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Gravity of Black Holes



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    Stars, comets, planets, they are all visible when you look up past our atmosphere. What if I told you that there were objects up there that you could not see, but had more gravity than an object 500 time larger than our sun. Objects, that are capable of swallowing whole planets within a split second of time. An object that would steal light right out of thin-air. These objects are more powerful than anything man made. Black holes are the most popular unknown object in science.

    A black hole is an area of space that has so much mass crammed in it that there is no way for an object to escape its gravitational pull. Pretend that you are standing on the surface of a planet. You throw a rock straight up into the air. Assuming you don’t throw it too hard, it will rise for a while, but eventually the pick up of speed due to the planet’s gravity will make it start to fall down again. If you threw the rock hard enough, you could make it escape the planet’s gravity entirely. It would keep on rising forever. The speed that you need to throw the rock in order that it just barely escapes the planet’s gravity is called the “escape velocity.” The escape velocity depends on the size of the planet. If the planet is extremely large, then its gravity is very strong, and the escape velocity is high. A smaller planet would have a smaller escape velocity.

    The Earth’s escape velocity 25,000 miles per hour, while the Moon’s is only 5300 miles per hour. Now imagine an object with such a large concentration of mass in such a small radius that its escape velocity was greater than the speed of light. Because nothing can go faster than the speed of light, a beam of light would be pulled back by gravity and would be unable to escape the black hole. Black holes are not visible from the Earth nor any other planet in our solar system, but Black holes have more gravity than any other object known to man. Your probably asking yourself how this can be? Its as simple as this; Black holes are formed from a large star that dies and then gives in to its own gravitational pull dragging in everything around it. The star becomes so small that it can no longer be seen, but as it gets smaller its gravitational pull becomes greater. It is like taking a piece of bread and molding it between your hands until it is as small as a pea.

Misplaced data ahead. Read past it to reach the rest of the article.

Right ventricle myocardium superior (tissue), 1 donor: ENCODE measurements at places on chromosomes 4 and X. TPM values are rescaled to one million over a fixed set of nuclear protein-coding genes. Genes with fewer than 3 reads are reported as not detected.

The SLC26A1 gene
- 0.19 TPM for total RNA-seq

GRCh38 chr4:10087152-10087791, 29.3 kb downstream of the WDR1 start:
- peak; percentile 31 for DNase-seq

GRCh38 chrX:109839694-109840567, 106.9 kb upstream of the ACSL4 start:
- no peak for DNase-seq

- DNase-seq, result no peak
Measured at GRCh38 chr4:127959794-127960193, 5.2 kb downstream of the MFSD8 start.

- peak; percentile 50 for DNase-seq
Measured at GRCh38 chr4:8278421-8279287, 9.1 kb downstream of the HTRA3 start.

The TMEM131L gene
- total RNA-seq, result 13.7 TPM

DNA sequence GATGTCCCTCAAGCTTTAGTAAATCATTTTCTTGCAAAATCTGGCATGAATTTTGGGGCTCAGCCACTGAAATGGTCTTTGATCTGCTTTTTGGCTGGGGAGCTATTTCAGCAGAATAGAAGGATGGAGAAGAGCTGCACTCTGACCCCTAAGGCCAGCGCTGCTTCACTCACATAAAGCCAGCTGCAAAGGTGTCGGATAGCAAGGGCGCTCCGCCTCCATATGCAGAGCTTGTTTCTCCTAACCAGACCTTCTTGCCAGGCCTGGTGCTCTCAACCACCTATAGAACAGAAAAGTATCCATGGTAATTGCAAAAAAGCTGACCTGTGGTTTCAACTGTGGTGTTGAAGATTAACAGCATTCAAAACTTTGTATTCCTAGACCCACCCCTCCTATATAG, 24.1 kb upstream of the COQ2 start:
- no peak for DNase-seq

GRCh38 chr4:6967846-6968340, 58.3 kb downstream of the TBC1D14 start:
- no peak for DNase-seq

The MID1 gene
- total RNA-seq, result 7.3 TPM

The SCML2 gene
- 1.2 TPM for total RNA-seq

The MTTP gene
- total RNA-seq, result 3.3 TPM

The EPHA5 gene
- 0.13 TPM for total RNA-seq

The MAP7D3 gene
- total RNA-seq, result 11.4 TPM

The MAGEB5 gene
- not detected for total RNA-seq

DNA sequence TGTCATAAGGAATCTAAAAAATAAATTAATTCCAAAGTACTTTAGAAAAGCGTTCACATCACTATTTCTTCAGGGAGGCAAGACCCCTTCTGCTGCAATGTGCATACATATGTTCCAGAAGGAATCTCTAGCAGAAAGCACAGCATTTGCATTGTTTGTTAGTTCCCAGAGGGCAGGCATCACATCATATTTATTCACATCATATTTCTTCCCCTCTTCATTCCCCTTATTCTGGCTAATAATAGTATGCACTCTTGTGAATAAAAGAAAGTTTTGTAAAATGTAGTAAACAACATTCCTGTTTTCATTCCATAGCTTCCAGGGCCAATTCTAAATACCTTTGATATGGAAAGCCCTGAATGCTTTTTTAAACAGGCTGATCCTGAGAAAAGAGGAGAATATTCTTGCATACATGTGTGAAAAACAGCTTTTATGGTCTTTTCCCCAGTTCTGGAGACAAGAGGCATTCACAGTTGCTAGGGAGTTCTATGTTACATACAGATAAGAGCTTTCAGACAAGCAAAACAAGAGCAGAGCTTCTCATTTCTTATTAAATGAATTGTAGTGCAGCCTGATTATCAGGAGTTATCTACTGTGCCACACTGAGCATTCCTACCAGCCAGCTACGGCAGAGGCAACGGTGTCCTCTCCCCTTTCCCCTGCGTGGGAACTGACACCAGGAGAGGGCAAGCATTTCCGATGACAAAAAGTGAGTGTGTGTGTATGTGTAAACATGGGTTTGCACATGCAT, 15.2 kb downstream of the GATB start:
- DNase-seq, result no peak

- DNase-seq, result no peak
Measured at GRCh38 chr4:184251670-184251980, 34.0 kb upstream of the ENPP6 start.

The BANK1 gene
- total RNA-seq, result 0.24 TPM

As you were making your piece of bread smaller you were adding more and more stuff to the center. When you add more to the core of something it increases the gravitational pull.

    Gravity of Black Holes. (2019, Jan 26). Retrieved from

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